Heidegger, fenomenologia, hermenêutica, existência

Dasein descerra sua estrutura fundamental, ser-em-o-mundo, como uma clareira do AÍ, EM QUE coisas e outros comparecem, COM QUE são compreendidos, DE QUE são constituidos.

Página inicial > Fenomenologia > Parvis Emad & Kenneth Maly: GOTT

Parvis Emad & Kenneth Maly: GOTT

sábado 8 de abril de 2017

The clue for translating Gott  , Götter, Göttern, göttern, and Götterung, as well as for the rendition of the title of section 279, "Wie aber die Götter?" is found in the word Götterung. In understanding, interpreting, and translating this word, we were guided by what might be considered to be the central being-historical insight into what is ownmost to gods, or to god, and differentiates god and gods from be-ing — as articulated in section 126 of Contributions:

Be-ing is not   and can never "be" more-being than a being, but also not less-being than gods, because gods "are" not at all.

If gods, or god, "are" not at all, then how are we to grasp them? The response is that we must grasp them in terms of Götterung. In order to translate this word into English, we were guided by its orienting power which, as a being-historical word, refers neither to an already existing divine being nor to a being that is in the process of "becoming" god. In Contributions the word Götterung distinguishes "the passing of the last   god" from Göttwerdung, which as "god’s becoming" has been a preoccupation of German philosophy from Jakob Böhme to Max Scheler  .

How to translate Götterung? We found "divine unfolding" and "godly unfolding" unacceptable, since the word divine in "divine unfolding" indicates a being, which is what Heidegger is keen to keep away from gods as well as from "the last god" The expression "godly unfolding" would be in danger of a similar misunderstanding. In both cases the word "unfolding" could be mistaken as referring to a being that unfolds. Finally, "divinization" proved not to be an option, because as a noun   this word lacks the dynamism that is inherent in the "passing" of "the last god." Thus in order to translate Götterung, we opted for "godding," because this word comes closest to showing the "dynamism" that is "the last god," avoids the reference to an already existing and extant being, and recognizes and accepts the cleavage of be-ing wherein the passing of "the last god" takes place.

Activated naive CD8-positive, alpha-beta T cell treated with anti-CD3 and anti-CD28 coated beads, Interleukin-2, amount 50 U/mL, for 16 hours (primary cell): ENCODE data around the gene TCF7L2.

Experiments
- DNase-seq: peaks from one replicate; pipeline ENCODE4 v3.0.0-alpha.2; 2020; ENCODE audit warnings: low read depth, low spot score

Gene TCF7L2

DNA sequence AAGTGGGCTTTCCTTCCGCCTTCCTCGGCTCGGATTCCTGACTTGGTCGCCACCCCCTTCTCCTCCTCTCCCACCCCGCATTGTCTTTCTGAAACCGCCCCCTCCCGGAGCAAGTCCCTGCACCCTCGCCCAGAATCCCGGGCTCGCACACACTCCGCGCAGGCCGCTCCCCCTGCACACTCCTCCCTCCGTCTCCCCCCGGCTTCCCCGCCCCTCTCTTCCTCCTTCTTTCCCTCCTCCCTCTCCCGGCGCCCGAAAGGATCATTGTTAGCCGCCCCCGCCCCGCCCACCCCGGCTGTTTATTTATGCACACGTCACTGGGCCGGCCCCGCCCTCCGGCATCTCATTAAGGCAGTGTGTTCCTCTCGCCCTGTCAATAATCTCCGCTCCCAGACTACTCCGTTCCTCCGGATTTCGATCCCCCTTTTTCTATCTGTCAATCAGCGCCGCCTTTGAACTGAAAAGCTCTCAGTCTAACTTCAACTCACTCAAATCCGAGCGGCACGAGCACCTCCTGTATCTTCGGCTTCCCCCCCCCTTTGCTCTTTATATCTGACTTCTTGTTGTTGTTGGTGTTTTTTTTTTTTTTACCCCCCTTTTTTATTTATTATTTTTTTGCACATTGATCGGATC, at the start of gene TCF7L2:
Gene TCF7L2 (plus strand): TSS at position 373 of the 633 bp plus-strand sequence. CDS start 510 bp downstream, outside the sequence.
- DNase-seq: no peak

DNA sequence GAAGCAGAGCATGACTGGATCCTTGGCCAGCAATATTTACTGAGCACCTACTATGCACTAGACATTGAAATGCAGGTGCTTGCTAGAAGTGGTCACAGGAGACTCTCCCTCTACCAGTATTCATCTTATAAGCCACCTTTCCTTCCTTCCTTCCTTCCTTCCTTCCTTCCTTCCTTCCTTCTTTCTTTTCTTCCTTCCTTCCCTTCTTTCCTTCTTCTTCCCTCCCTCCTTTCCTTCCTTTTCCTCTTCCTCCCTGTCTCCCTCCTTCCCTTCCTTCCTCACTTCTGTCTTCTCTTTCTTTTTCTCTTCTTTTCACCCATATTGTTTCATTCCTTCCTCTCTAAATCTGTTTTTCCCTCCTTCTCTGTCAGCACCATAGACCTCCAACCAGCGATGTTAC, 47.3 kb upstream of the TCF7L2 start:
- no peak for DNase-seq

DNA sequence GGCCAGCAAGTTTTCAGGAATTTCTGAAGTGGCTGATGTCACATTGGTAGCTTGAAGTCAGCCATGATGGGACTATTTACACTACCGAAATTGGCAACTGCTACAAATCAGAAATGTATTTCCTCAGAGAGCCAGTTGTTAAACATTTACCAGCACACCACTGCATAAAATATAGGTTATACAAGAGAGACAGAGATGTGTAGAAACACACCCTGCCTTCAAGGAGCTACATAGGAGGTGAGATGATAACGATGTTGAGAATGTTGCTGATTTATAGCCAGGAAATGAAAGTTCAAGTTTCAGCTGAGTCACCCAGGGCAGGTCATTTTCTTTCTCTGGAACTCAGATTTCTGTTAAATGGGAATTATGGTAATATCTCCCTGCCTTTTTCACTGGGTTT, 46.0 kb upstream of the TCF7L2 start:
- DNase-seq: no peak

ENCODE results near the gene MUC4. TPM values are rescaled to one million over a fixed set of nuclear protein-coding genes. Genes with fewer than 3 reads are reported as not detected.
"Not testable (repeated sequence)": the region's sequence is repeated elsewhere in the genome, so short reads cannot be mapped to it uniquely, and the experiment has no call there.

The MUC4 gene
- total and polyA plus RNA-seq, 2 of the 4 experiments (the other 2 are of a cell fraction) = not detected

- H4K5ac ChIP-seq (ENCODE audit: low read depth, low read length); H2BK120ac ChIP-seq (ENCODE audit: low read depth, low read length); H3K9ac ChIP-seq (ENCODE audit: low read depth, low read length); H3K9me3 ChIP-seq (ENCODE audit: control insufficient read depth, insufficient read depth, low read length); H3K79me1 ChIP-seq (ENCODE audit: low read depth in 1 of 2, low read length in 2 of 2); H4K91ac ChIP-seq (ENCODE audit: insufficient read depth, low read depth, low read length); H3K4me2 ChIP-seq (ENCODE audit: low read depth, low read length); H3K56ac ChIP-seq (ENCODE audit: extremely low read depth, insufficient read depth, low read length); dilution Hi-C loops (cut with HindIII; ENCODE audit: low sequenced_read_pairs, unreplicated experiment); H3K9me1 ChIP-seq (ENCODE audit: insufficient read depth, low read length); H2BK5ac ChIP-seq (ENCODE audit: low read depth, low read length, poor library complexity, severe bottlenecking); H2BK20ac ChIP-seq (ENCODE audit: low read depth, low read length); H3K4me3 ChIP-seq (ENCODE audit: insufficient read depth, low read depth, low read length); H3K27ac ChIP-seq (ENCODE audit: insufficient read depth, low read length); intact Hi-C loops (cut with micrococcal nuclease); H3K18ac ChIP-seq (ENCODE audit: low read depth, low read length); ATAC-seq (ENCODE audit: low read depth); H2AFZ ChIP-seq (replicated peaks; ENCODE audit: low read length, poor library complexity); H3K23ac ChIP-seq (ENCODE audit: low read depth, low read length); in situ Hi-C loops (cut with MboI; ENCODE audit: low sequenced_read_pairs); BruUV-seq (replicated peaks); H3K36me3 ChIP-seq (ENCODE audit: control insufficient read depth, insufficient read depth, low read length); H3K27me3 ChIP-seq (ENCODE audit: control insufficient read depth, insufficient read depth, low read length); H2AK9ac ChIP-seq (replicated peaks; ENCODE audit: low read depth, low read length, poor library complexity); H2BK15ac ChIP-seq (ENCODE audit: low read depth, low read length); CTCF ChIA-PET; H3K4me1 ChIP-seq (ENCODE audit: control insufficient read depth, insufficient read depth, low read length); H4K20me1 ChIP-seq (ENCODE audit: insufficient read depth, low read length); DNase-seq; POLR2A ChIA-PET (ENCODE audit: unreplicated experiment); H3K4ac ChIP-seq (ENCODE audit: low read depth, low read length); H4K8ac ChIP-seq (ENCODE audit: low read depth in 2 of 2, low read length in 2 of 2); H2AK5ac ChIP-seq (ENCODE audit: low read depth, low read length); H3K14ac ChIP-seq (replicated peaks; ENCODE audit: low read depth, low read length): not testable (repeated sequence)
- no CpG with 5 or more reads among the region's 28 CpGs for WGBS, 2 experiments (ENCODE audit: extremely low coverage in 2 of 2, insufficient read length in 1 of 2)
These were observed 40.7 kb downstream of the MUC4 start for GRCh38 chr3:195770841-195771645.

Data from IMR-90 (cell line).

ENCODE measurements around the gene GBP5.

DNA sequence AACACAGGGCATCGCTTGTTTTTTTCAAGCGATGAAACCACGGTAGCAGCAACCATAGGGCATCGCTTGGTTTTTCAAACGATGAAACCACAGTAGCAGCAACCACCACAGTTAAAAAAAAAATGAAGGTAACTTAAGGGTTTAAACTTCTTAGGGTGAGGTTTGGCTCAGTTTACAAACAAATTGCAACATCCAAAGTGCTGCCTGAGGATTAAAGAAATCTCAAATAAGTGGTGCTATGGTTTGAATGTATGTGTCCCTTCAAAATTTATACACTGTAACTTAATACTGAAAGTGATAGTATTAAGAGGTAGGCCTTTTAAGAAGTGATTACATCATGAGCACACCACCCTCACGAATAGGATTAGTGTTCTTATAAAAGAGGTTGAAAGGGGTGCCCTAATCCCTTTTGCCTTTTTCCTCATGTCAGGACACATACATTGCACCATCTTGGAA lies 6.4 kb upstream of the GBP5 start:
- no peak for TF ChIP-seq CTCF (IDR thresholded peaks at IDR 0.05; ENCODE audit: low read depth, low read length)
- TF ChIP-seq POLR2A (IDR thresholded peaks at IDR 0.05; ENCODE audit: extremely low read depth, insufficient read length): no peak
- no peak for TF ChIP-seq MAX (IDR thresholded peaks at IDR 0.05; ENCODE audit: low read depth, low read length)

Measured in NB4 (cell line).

Our rendition of Göttern with "gods’ godding" comes directly from the decision to render Götterung with godding. It is quite clear from various contexts in Contributions that Göttern indicates gods’ manner of godding. Moreover, when seen from within the "dynamism" called godding, the plural "gods" no longer functions as a collective designation for the Greek or other peoples’ gods. Contributions makes this point quite clear:

But the talk of "gods" here does not indicate the decided assertion on the extantness of a plurality over against a singular but is rather meant as the allusion to the undecidedness of the being of gods, whether of one single god or of many gods…. The undecidability concerning which god and whether a god can . . . once again arise, from which way of being of man … is what is named with the name "gods."

We faced one of the many challenges and hazards of this translation work when we had to render into English the title of section 279: "Wie aber die Götter?" Realizing that this title needs a careful interpretation   and elucidation and accepting the fact that a translation cannot afford to do either of the two, we reluctantly decided to translate this title with "What about Gods?" However, the English reader should bear in mind that the word "wie" — rendered here as "what about" — does not refer to beings that already exist and are extant or to beings that existed and were extant and are called gods. Moreover, the reader should be aware that this title is not to be confused with a rhetorical question that as such would already contain the answer, namely, a knowledge about gods. The title of section 279 is intended to point not to a "what" but to a "how" i.e., to how "gods" (which also includes God) come not from within "’religion  "; not as something extant, nor as an expedient of man; rather [they come] from out of be-ing, as its decision. . . .

In short the phrase "what about gods?" is actually intended to ask how gods appear and shine forth from within the cleavage of be-ing.